It seems that virtually every advisor is on the prowl these days to buy a book of business from a retiring advisor. When my phone rings, odds are pretty high that someone is calling to ask, “How can I buy a mature practice?”
It’s a lopsided marketplace, however, with potential buyers vastly outnumbering sellers.
Since there are no precise numbers easily available, it’s hard to know if there are 30, 50 or even 100 potential buyers for each solid advisory practice that comes onto the market. Regardless of the exact figure, the reality is clear: Competition is stiff, and success is far from assured.
How can advisors beat the odds and make an acquisition happen?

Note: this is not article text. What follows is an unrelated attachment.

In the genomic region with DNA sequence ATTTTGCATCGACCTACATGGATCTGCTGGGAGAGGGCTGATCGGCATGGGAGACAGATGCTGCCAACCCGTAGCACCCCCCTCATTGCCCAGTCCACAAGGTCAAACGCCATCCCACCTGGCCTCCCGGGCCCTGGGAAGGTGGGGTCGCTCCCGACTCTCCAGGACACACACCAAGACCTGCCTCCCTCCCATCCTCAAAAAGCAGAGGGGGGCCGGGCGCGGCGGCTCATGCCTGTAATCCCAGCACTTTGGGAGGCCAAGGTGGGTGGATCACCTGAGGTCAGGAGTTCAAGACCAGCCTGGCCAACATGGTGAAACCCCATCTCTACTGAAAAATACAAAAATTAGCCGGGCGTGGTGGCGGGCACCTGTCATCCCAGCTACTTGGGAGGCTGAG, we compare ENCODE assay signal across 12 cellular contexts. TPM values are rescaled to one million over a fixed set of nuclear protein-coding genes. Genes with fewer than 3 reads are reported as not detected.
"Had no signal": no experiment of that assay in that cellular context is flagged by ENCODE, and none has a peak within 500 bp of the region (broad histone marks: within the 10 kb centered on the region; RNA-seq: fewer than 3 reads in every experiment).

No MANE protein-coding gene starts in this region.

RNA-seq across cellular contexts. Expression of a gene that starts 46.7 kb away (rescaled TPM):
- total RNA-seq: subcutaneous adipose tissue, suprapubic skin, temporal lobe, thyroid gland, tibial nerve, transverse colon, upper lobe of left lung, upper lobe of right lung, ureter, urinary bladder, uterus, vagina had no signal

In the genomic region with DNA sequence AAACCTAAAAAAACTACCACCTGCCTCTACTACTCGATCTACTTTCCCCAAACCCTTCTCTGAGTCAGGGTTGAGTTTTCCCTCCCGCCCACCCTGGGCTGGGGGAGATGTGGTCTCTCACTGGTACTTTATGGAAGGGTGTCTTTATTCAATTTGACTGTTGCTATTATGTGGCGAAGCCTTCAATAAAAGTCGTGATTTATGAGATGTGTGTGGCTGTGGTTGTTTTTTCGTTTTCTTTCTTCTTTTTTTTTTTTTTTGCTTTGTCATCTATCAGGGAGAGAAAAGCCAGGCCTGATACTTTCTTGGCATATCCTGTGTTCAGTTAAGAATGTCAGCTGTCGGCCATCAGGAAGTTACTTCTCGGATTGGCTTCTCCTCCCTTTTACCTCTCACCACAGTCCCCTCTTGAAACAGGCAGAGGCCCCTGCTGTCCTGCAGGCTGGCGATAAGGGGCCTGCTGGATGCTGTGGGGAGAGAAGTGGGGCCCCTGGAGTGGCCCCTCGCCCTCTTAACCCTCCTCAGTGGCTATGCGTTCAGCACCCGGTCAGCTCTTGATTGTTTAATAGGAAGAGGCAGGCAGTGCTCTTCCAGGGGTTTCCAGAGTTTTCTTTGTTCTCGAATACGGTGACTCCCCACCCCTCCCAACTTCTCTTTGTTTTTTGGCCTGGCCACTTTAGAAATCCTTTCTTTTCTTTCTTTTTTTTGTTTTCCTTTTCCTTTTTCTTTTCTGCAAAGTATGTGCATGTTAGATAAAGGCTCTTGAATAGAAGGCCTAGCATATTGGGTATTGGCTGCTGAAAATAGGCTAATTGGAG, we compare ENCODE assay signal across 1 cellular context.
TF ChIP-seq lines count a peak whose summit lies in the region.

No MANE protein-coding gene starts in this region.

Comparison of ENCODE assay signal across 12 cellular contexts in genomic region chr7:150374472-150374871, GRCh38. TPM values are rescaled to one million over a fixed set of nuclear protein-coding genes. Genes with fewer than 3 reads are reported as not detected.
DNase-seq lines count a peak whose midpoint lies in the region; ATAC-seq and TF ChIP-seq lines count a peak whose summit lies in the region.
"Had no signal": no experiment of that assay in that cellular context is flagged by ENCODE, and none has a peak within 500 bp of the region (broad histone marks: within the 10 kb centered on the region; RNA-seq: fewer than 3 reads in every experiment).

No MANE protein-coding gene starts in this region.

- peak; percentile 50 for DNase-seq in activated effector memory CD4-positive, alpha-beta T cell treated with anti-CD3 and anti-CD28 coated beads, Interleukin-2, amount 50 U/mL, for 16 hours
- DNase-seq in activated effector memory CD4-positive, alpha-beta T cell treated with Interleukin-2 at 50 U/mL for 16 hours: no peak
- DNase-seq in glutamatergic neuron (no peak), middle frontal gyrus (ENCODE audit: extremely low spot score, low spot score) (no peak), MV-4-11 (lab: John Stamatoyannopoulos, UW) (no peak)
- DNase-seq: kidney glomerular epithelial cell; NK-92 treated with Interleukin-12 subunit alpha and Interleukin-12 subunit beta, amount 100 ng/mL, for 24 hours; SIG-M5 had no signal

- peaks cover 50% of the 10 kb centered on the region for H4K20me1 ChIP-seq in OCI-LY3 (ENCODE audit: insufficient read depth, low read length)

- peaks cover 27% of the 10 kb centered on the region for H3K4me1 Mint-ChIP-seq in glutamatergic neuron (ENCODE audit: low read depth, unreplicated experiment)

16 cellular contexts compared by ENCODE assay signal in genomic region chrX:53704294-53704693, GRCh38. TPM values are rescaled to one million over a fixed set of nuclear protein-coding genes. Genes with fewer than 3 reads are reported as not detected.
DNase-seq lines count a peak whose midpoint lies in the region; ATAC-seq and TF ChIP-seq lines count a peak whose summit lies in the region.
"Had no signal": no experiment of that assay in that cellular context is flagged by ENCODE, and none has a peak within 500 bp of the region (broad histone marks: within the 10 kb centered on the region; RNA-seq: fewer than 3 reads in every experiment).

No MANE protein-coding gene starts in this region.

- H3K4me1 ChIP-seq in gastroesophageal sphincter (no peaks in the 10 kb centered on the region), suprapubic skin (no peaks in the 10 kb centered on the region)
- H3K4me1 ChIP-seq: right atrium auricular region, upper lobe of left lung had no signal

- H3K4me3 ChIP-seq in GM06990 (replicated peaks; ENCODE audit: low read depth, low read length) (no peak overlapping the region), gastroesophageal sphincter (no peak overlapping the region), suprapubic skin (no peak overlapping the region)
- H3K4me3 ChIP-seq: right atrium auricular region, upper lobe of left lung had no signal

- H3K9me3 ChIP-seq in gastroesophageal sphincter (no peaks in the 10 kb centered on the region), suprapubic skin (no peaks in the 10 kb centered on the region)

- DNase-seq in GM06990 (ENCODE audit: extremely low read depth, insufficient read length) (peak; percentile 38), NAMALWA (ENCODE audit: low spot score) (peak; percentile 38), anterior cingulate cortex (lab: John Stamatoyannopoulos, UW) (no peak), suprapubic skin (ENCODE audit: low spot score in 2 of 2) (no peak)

One popular strategy is to shop for a book of business online via websites that match buyers and sellers of advisory practices. (Everything from video games to CDs routinely gets sold online–not to mention Star Trek actor William Shatner’s kidney stone and Britney Spear’s half-eaten sandwich.)
Budding entrepreneurs raise money to launch new businesses on line. So why not buy a financial advisory practice online?
While an online format seems like an easy, convenient solution, it’s certainly not a method that a prospective buyer can count on to deliver the goods. (Sellers, of course, are in the driver’s seat, so the likelihood of their finding a suitable match online is quite high.)
If you’re serious about getting married, you might put up a profile on match.com. But it’s not the only thing you would do. It’s just one piece in the complex process.